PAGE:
The UK’s inflation rate fell to its lowest for more than three years in December, official figures show.
The Consumer Prices Index rate dropped to 1.3% last month, down from 1.5% in November, the Office for National Statistics (ONS) said.
A fall in the price of women’s clothes and hotel stays helped the drop.
The slower rate of price increases comes as the Bank of England is considering whether to cut interest rates.
On Wednesday, Michael Saunders, one of the rate setters at the Bank, reiterated his view that borrowing costs should be lowered.
Last week, two other rate setters and Bank governor Mark Carney suggested that rates could be cut, depending on how the economy performs.
“It probably will be appropriate to maintain an expansionary monetary policy stance and possibly to cut rates further, in order to reduce risks of a sustained undershoot of the 2% inflation target,” Mr Saunders said in a speech.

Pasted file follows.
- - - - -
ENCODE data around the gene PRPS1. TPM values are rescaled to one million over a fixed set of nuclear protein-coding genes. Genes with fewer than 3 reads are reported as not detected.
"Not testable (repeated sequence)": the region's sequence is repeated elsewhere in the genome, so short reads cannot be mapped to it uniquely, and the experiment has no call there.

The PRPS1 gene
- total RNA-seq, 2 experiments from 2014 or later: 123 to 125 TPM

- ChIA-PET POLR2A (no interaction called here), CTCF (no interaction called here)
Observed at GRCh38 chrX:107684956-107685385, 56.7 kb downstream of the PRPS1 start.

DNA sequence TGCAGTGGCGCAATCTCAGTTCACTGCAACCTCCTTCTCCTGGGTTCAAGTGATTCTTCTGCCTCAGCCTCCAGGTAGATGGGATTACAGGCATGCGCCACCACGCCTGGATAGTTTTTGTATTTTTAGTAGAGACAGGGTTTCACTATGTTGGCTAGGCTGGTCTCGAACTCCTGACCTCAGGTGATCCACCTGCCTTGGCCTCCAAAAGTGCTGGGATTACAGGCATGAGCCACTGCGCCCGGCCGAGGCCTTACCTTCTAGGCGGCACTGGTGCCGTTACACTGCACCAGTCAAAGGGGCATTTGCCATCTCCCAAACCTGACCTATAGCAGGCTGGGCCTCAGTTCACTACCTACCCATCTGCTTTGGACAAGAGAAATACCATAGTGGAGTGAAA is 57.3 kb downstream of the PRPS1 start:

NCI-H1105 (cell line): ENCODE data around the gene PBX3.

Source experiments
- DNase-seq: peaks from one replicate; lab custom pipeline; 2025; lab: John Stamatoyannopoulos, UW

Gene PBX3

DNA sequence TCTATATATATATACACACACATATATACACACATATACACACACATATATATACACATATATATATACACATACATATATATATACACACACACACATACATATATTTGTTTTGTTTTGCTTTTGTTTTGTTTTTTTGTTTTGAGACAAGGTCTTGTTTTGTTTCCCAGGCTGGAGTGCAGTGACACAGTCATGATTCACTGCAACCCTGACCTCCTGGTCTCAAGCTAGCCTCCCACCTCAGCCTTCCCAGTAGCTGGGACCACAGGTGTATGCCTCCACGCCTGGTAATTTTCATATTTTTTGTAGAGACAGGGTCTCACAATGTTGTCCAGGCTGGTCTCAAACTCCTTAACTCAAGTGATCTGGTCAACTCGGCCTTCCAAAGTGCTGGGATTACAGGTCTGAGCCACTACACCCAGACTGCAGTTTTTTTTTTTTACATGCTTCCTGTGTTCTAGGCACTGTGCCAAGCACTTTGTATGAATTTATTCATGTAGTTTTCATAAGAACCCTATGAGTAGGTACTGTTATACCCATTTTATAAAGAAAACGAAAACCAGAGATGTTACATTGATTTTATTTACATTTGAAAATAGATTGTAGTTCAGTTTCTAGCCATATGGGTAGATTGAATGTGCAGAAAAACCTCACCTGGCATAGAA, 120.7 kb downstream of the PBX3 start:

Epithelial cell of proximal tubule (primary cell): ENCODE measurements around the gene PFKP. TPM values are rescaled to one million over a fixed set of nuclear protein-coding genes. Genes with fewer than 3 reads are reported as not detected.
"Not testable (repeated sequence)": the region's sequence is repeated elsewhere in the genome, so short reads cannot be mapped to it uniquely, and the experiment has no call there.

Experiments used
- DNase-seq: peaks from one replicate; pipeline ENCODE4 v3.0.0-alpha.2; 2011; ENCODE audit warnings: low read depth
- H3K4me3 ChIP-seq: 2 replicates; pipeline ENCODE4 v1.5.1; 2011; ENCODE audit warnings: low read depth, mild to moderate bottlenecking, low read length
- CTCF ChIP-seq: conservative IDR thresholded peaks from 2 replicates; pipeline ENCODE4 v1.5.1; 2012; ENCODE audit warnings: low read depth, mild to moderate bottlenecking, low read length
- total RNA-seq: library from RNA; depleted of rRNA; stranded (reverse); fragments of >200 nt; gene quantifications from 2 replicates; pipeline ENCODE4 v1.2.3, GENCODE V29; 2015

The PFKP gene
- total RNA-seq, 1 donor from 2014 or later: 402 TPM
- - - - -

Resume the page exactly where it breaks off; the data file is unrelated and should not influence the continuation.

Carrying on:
“With limited monetary policy space, risk management considerations favour a relatively prompt and aggressive response to downside risks at present.”
On Sunday, fellow rate setter Gertjan Vlieghe told the Financial Times he would consider voting for a rate cut depending on how the economy has performed since the December election.
The Bank’s main interest rate is used by banks and other lenders who set borrowing costs.
It affects everything from mortgages to business loans and has a big effect on the finances of individuals and companies.